Photography is in fact something super traditional for Arbus: a mortification of the hubris of painting. As a young artist she was admired by her family and teachers as a promising painter, her talent carefully cultivated in progressive schools. But she believed her paintings to be in some way lifeless because they were purely the creation of her imagination. Like the world of her youth, the paintings’ very proficiency offered up only the image of a bloated self-regard. She needed to make a hole, an aperture.
In a 1960 postcard to her friend and lover Marvin Israel, Diane Arbus writes, “Our bourgeois heritage seems to me glorious as any stigma, especially to see it reflected back and forth in the mirror of each other . . . It is magic, and magic chooses any guise and ours is just perhaps more hilarious than to have been Negro or midget.” It is funny, from some points of view, to be a member of a class that draws its basic identity from its good taste—i.e., excellent shopping habits—and delicate maneuvering around the specter of social, sexual, or financial embarrassment. These maneuvers are motivated by the problem of class itself, along with all the other social categorizations (race, gender, ability, etc.) that class famously mobilizes. Subcultures are either proletarian or they are just sclerotic relics. Recognizing this, Arbus slummed it from a titivating distance. In her photographs, the lives of the “Negro or midget” are a “glorious . . . stigma” that points beyond any specific shame falsely accruing to race or stature. The portraits aim to depict a subterranean shared condition, the poor freaks of color and the depressed bourgeois photographer forged by the same scar tissue. The shared magic therein is the magic of little gasps of life in a dead world.
By her own account, Arbus couldn’t figure out how to photograph orgies she participated in, judging the results as lacking in eroticism. Her own desire eluded her, aesthetically at least, without the stimulation of alienation and objectless longing. Her photographs are the self-portrait she could not produce in her own image, made up of the negative space surrounding her class position: the gender outlaws, the blacks, the failed women, the flesh oozing out from around the borders of propriety. These portraits of “Negros and midgets” present a familiar form of tourism at the thrilling edges of respectability. But they also depict the stigmata of the stupid, parasitic nature of Arbus’s small world of origin. Not all self-irony strives tirelessly toward a horizon of possible meaning, but hers did.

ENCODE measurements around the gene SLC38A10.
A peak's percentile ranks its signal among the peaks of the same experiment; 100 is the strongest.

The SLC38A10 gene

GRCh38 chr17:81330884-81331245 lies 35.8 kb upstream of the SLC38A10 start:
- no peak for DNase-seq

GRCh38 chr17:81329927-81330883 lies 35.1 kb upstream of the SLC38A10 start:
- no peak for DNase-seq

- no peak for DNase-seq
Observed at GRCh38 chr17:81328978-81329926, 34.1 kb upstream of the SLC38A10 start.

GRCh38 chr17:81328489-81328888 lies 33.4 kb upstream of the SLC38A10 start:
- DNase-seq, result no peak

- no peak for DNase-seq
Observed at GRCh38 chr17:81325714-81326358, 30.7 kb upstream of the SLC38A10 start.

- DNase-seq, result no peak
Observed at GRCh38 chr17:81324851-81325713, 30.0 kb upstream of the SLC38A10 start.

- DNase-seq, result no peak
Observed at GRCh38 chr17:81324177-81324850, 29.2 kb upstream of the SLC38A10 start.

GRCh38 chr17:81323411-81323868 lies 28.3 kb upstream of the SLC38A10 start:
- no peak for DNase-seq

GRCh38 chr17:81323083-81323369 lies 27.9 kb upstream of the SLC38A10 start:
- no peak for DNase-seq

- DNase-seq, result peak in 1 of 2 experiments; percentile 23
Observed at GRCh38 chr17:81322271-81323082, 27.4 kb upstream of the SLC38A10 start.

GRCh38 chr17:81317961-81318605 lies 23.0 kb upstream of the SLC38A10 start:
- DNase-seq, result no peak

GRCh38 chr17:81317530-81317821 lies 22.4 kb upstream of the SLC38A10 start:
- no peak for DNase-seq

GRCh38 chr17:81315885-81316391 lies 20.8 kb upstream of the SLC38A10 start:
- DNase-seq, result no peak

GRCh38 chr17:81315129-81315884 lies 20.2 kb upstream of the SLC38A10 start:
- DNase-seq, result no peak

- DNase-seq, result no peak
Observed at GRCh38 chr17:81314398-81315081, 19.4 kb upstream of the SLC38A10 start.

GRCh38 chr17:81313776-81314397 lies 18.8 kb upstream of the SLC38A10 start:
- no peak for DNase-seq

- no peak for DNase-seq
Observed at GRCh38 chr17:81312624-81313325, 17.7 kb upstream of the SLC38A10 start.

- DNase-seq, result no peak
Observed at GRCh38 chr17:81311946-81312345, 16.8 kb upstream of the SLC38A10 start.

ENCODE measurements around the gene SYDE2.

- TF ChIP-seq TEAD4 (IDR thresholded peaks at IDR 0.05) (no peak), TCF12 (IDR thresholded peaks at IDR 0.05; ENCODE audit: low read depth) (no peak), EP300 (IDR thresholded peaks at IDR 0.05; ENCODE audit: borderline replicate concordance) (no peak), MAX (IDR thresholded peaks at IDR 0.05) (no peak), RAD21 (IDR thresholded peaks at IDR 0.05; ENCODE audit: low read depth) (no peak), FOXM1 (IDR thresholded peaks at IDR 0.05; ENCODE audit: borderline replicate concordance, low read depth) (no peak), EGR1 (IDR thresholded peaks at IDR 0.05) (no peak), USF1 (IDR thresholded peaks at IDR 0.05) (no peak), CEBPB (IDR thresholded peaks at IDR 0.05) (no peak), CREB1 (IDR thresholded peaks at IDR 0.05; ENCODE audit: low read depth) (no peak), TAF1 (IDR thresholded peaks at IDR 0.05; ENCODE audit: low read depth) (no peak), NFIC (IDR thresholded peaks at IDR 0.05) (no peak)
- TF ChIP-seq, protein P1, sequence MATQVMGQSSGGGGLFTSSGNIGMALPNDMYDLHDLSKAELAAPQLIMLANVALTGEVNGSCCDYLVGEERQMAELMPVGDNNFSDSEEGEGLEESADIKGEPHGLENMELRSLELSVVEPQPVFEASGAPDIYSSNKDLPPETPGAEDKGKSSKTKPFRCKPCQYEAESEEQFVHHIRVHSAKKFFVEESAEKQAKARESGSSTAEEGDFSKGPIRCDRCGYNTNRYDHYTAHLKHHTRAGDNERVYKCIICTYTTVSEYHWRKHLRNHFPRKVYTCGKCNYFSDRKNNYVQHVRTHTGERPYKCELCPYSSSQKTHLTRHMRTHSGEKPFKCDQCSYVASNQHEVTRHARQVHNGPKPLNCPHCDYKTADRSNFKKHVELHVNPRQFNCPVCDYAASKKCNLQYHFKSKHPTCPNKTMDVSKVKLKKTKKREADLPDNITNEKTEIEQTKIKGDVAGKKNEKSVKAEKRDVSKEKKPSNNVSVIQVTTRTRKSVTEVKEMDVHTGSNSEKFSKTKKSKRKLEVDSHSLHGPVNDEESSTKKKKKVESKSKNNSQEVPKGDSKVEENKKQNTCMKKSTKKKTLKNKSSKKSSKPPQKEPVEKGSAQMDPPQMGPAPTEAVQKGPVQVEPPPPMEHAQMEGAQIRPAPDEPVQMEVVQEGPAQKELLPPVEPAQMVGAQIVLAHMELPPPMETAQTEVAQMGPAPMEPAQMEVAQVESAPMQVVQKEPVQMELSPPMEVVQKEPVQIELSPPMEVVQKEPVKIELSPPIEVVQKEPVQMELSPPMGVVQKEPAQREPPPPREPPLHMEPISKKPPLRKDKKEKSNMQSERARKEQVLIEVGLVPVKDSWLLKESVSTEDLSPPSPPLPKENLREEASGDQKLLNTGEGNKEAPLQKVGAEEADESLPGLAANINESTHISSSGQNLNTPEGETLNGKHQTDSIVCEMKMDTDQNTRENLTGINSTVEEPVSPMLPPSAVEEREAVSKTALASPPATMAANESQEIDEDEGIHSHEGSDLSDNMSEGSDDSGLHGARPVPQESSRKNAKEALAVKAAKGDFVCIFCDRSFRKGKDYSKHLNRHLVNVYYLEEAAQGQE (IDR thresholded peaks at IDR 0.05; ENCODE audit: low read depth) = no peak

If I hadn’t been chastened by the idiotic-sounding critics on the wall at Zwirner, if I wanted to be unkind, I could draw a clear line from Arbus to the inanities of something like early 2000s Vice magazine, with its comparable attachment to pointing at freaks from a safe distance. But Arbus’s search for truth in images was sincere. She was capable, to the point of ill health, of self-criticism. She left an extraordinary oeuvre, not because she rescued freaks and minorities from obscurity but because she honestly portrayed her own complicated desire for access to a more alive-seeming realm of freaks and minorities. No wonder Los Angeles and San Francisco made her deeply homesick: the freak-spotting disposition is distinctively part of the history of white bourgeois New York City, where those who are into it have ample opportunity to play with the borders of their comfortable class position or spectate from it in a form of social safari. I could froth my fascinated resentment of this structural aspect of urban life into a political point: undeniably, this is a form of aesthetic primitive accumulation, making new terrains of existence available for valorization via the art system. But, for all their exaggerated ugliness, their dorky gawking at ordinary life, Arbus’s portraits express real admiration and care for all that she knows she cannot be.
Hannah Black is an artist and writer from the UK. She lives in New York. She has previously written for Artforum, the New Inquiry, and a number of other publications. Recent exhibitions include Wheel of Fortune at ETH in Zurich and The Meaning of Life at York University Gallery in Toronto. Her novella Tuesday or September or the End was published this year.